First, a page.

Wolverine #305 Review

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Jason Aaron had one of the most memorable runs in the history of Wolverine.  Spanning multiple books, his run became synonymous with the character to some.  Those are some damn big shoes for Cullen Bunn to fill.  #305 shows though, that he is up to the task while delivering a great start to his first arc.

Cullen Bunn’s writing of Wolverine very much in the style of how Aaron wrote him, but has a touch of his style.  He’s a nice guy that just so happens to have  very dark past.  It is nice to see Logan think about what he is doing first.  He goes to investigate and look for clues, giving Bunn a chance to show how far Logan has come over the years.  The school even makes a quick appearance without feeling forced. With Wolverine being on so many teams and in so many books, it’s nice to see Bunn giving this book a firm place in everyones pull list.

One of Aaron’s lesser used characters was Dr. Rot.  He was a great creation that Aaron just never got around to using.  He was suppose to be Wolverine’s version of the Joker, and it was clear.  Bunn uses Rot as the villain of this arc, and sets up the character very well.  He’s creepy, but diabolical, and is going to make Wolverine do more than just stab things.  Bunn catches readers up with who Dr. Rot is, and how Logan knows him, which does bog down the issue.  But it’s quick, and Bunn gets to work showing why there are always new stories to tell with our favorite Canadian hero.  It’s damn fun to read, with Bunn giving Wolverine some dramatic inner monologue, but also throwing in plenty of one liners throughout the issue. Bunn does spend to much time playing catch up for lapsed readers, but with a character like Wolverine, it’s not really needed.  His origin and who he is is so ingrained into pop culture, a writer could get away with without telling who he is again.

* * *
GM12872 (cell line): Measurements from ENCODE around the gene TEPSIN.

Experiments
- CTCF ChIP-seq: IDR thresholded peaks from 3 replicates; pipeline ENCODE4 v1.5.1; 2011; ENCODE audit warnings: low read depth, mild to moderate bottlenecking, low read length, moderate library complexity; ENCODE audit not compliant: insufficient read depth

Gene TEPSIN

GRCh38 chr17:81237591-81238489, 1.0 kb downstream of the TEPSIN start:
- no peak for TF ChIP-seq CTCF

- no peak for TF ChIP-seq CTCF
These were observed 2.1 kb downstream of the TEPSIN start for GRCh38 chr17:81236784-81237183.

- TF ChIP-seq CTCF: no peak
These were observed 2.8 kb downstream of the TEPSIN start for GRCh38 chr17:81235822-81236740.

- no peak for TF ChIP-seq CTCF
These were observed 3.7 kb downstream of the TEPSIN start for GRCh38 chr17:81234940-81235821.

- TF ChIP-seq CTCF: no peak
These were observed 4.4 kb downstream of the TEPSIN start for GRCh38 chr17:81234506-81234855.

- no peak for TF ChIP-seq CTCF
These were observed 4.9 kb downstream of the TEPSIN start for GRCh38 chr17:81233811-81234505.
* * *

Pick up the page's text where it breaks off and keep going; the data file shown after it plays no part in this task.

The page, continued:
Paul Pelletier‘s pencils have always beens strong, but it seems that he has found the right inker on Wolverine #305.  If Pelletier has the wrong inker, his pencils come across as thin and a little flimsy.  But David Meikis inks them in just a way that makes his lines thick, but not thick enough that they look weird.  The fight scenes are bloody.  Very bloody.  They perfectly convey the world that Wolverine has put himself in.  Dr. Rot’s creations look great, striking a great balance of creepy and weird.  The panel that stands out the most is Logan’s eyes after he kills a few of Rot’s creations.  It’s startling and gives the reader a great sense of how pissed Logan is right at that moment.  If #305 is any indication, Pelletier is going to have a great run as penciler on Wovlerine.

With such big shoes to fill, Cullen Bunn starts his run off on the right foot.  Look for this book to only get better (until Jeph Loeb takes over for a few months with #310)

Wolverine #305 gets 4/5.

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